Johnstone Otieno Omia

Student Short Biography:

Date and place of Birth: Johnstone OtienoOmia was born on 9th August 1978 in Nandi Hills and was baptized on 12th December 1978.

Family: He is the fifth born child to the second family of his father John Omia. His mother is Rebecca Mwenesi. He is married with two children.

Education: He attended Kimondi primary school from 1985 to 1993, He passed his KCPE exam with 517/700 marks and selected to join Kapsabet Boys High school in February 1994. However, due to lack of enough school fees his studies at Kapsabet boys High school were cut short. He was admitted to Givogi high school after his cousin Caleb Mweresa, convinced him and his mother to join the school because as it was an affordable. He sat for his KCSE exam in 1997, obtained a mean grade of B plus with 83 points. He joined Egerton university in 1999 and graduated in 2004 with a Honors degree in B. Ed. Science. He was admitted to the university of Nairobi, CEBIB to study anMsc. degree in Health and Environmental Biotechnology completed his studies in 2020.

Work: He has taught at various institutions at high school level and also at Technical university of Mombasa.

Career Interests: Teaching and research in Biochemistry, Molecular biology/virology and biotechnology.

Project Summary

Thesis / Project  Title: Characterization of circulating Coxsackieviruses in Kenya in 2007

Thesis / Project  Abstract:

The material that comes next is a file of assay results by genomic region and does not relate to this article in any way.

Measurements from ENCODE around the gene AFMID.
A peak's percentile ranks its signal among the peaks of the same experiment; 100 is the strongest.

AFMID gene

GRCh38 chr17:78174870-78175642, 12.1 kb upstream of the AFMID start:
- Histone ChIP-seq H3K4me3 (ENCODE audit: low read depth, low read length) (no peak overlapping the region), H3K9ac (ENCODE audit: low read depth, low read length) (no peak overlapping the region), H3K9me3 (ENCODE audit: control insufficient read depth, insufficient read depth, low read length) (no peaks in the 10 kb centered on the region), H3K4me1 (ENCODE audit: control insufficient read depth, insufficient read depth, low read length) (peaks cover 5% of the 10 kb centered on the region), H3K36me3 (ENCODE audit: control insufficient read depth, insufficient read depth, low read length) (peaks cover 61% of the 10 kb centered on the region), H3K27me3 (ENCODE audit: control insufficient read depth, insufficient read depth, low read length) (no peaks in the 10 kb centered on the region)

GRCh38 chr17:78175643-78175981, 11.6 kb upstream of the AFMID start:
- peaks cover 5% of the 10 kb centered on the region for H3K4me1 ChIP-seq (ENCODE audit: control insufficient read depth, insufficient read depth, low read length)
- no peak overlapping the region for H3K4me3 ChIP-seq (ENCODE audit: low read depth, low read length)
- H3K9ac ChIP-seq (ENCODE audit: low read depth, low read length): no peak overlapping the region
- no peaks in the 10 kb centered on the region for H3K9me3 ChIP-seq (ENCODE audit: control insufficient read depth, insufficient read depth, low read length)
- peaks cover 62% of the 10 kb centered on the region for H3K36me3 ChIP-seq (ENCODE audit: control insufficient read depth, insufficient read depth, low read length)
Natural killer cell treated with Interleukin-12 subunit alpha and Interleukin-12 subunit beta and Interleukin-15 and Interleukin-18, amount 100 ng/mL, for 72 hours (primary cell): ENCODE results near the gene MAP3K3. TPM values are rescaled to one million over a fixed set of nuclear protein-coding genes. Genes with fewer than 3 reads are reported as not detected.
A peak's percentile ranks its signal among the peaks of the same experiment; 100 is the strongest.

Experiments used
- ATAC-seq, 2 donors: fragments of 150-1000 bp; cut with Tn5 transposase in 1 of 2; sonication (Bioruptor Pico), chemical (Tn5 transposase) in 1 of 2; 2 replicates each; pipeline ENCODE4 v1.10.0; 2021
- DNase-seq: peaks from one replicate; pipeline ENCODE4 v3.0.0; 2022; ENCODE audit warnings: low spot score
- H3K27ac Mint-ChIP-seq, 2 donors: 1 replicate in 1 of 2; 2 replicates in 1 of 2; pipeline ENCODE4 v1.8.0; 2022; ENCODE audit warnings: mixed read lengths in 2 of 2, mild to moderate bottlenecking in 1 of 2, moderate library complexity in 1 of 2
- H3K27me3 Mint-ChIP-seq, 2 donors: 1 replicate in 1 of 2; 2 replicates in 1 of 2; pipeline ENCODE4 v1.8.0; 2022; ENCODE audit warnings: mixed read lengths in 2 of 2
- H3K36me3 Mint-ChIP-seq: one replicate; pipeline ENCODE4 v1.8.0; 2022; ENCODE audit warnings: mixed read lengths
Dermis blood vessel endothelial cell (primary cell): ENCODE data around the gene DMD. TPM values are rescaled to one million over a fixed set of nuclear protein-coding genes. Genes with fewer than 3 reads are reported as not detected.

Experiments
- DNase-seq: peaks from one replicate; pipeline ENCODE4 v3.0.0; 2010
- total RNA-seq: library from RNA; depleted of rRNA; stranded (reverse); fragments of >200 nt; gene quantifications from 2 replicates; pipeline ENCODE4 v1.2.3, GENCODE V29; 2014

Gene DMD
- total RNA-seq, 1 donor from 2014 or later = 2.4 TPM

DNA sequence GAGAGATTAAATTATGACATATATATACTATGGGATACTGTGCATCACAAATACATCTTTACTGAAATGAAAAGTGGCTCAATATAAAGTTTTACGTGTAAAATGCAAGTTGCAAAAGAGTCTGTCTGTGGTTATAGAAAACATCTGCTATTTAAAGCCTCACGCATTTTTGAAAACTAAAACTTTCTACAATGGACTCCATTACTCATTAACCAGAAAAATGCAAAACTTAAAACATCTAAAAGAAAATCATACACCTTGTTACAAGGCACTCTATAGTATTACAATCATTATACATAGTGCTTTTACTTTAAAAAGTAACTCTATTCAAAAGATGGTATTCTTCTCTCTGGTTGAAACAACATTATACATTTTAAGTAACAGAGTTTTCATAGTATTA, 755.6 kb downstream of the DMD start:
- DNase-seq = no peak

Coxsackieviruses (CVs) infect humans and cause various Coxsackievirus infections (CVIs). CVs are classified in Picornaviridaefamily, genus Enterovirus and are of species A and B. Currently,CVIs have no specific cure but are managed by various methods. Unmanaged CVIs may be fatal. In 2007, a high prevalence of influenza-like illnesses (ILI) was detected by clinicians engaged to carry out ILI survey in selected regions of Kenya by the US Army Medical Research Directorate Kenya (USAMD-K). Twenty-two (22) out of 2925 nasopharyngeal samples collected from patients were positive for CVIs through IFA procedure. Whereas CVs caused some of the ILIs, the prevalence of CVIs, the identity of the CVs and other virologic characteristics were unknown. To begin to address this knowledge gap, this study was carried out with the main objective being to serologically and molecularly characterize CVs in the 22 samples to determine the prevalence of CVIs, species, serotypes, the phylogeny, and the evolution of the CVs to relate the data to ILIs of 2007. The CVs were multiplied in Rhabdomyosarcoma (RD) cells, their RNAs extracted and their partial VP1 genes amplified and sequenced. Twelve (12) CVs of CV_B species; serotypes CV_B2-CV_B5 were identified, 11NS were assigned accession no.s MH522779 - MH522789 and uploaded on GeneBank servers on 10th March 2019. Seroprevalence nice actual prevalence of CVIs were 0.74% and 0.41% respectively. All the CVs had mutations and only of CVs of serotypes CV_B2 and CV_B3 had evolved divergent VP1 proteins with high infectivity that partly caused the high prevalence of ILIs in 2007. Data from this study enriches the information base on CVs in Kenya and can be used to develop diagnostics and therapeutics against CVIs.